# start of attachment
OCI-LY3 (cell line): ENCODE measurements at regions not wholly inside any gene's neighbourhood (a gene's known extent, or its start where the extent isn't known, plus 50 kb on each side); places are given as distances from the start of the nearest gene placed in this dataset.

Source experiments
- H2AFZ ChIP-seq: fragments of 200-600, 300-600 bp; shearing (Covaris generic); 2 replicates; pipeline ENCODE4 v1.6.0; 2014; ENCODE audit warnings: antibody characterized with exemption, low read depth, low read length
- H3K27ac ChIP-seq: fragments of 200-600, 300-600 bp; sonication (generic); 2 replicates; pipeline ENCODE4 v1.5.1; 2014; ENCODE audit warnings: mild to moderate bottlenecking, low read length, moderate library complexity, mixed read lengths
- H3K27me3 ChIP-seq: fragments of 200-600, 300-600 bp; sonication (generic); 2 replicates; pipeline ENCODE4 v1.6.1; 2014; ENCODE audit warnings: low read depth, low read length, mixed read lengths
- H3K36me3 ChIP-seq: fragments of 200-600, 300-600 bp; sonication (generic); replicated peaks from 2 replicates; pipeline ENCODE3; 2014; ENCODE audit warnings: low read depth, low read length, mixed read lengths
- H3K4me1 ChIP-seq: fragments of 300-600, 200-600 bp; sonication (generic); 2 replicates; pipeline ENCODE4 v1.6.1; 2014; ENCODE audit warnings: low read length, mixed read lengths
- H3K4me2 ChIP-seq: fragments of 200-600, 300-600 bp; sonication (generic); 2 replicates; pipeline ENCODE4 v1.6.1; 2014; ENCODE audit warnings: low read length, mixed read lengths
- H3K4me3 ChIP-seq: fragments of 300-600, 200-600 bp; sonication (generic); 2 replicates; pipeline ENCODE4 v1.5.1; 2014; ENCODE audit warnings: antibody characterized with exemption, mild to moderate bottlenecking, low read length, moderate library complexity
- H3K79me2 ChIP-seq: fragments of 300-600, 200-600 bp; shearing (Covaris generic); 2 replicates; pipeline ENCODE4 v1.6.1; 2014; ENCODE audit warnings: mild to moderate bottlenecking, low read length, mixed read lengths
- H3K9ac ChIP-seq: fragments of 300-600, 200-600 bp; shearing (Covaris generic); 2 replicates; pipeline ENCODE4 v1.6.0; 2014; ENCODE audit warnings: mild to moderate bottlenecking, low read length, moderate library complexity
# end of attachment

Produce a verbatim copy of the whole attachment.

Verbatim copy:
OCI-LY3 (cell line): ENCODE measurements at regions not wholly inside any gene's neighbourhood (a gene's known extent, or its start where the extent isn't known, plus 50 kb on each side); places are given as distances from the start of the nearest gene placed in this dataset.

Source experiments
- H2AFZ ChIP-seq: fragments of 200-600, 300-600 bp; shearing (Covaris generic); 2 replicates; pipeline ENCODE4 v1.6.0; 2014; ENCODE audit warnings: antibody characterized with exemption, low read depth, low read length
- H3K27ac ChIP-seq: fragments of 200-600, 300-600 bp; sonication (generic); 2 replicates; pipeline ENCODE4 v1.5.1; 2014; ENCODE audit warnings: mild to moderate bottlenecking, low read length, moderate library complexity, mixed read lengths
- H3K27me3 ChIP-seq: fragments of 200-600, 300-600 bp; sonication (generic); 2 replicates; pipeline ENCODE4 v1.6.1; 2014; ENCODE audit warnings: low read depth, low read length, mixed read lengths
- H3K36me3 ChIP-seq: fragments of 200-600, 300-600 bp; sonication (generic); replicated peaks from 2 replicates; pipeline ENCODE3; 2014; ENCODE audit warnings: low read depth, low read length, mixed read lengths
- H3K4me1 ChIP-seq: fragments of 300-600, 200-600 bp; sonication (generic); 2 replicates; pipeline ENCODE4 v1.6.1; 2014; ENCODE audit warnings: low read length, mixed read lengths
- H3K4me2 ChIP-seq: fragments of 200-600, 300-600 bp; sonication (generic); 2 replicates; pipeline ENCODE4 v1.6.1; 2014; ENCODE audit warnings: low read length, mixed read lengths
- H3K4me3 ChIP-seq: fragments of 300-600, 200-600 bp; sonication (generic); 2 replicates; pipeline ENCODE4 v1.5.1; 2014; ENCODE audit warnings: antibody characterized with exemption, mild to moderate bottlenecking, low read length, moderate library complexity
- H3K79me2 ChIP-seq: fragments of 300-600, 200-600 bp; shearing (Covaris generic); 2 replicates; pipeline ENCODE4 v1.6.1; 2014; ENCODE audit warnings: mild to moderate bottlenecking, low read length, mixed read lengths
- H3K9ac ChIP-seq: fragments of 300-600, 200-600 bp; shearing (Covaris generic); 2 replicates; pipeline ENCODE4 v1.6.0; 2014; ENCODE audit warnings: mild to moderate bottlenecking, low read length, moderate library complexity